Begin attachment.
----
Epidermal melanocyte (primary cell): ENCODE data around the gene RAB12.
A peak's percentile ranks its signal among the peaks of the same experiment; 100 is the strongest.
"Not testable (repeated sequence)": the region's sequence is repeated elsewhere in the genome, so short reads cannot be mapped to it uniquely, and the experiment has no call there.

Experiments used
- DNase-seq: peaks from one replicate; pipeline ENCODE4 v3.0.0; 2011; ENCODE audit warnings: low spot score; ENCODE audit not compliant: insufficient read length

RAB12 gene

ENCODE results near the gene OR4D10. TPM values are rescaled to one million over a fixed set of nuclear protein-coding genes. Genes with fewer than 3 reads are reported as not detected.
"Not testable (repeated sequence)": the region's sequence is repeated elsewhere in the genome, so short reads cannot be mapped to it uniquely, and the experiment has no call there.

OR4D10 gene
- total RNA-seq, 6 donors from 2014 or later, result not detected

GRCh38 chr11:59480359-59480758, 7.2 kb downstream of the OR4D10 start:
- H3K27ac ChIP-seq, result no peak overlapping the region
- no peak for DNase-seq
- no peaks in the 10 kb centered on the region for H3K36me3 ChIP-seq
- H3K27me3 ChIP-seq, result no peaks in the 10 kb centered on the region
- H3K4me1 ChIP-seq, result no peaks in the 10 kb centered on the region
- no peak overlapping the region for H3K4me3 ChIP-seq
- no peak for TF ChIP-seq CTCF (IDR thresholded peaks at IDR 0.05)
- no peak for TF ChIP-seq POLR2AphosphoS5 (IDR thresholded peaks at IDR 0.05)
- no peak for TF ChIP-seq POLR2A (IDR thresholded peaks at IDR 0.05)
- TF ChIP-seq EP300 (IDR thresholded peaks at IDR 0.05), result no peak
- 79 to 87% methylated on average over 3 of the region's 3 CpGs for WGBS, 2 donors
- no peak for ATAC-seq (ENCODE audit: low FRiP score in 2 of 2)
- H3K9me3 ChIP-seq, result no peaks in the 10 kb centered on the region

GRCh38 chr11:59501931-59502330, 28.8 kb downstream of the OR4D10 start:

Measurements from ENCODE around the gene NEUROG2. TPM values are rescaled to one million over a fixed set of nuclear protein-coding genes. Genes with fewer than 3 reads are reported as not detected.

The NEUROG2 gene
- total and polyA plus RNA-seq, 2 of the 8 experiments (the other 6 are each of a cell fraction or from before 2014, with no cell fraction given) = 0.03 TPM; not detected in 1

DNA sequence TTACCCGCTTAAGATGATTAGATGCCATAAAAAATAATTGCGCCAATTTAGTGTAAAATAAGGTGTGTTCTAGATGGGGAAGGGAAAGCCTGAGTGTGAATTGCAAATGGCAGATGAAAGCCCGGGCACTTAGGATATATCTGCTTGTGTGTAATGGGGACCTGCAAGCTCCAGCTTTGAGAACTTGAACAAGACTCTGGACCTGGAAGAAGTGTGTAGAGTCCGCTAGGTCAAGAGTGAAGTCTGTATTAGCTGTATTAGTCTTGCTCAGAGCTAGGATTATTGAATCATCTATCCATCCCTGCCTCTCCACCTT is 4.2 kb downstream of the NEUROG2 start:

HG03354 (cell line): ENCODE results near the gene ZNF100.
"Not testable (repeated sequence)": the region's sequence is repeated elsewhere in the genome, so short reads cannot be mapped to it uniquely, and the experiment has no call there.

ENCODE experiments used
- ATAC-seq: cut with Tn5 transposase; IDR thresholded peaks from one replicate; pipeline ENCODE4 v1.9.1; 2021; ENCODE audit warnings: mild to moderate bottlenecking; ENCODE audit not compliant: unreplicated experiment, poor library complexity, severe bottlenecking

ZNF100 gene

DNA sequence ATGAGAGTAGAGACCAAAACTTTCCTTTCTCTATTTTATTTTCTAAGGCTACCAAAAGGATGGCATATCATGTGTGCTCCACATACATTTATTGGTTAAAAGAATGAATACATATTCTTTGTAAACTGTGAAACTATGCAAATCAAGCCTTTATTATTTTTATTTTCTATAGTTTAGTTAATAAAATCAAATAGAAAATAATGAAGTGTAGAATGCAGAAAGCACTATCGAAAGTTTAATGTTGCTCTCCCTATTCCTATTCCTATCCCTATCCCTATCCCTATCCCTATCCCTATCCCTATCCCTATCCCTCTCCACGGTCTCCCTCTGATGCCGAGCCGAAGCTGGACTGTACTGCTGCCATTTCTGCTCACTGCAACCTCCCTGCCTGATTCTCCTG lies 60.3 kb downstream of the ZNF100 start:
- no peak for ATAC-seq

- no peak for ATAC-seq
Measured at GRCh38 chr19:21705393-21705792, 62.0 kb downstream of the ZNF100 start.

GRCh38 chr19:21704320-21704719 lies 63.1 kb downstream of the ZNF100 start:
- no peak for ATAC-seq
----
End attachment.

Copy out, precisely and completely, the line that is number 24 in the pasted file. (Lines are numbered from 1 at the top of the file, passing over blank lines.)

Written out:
- H3K9me3 ChIP-seq, result no peaks in the 10 kb centered on the region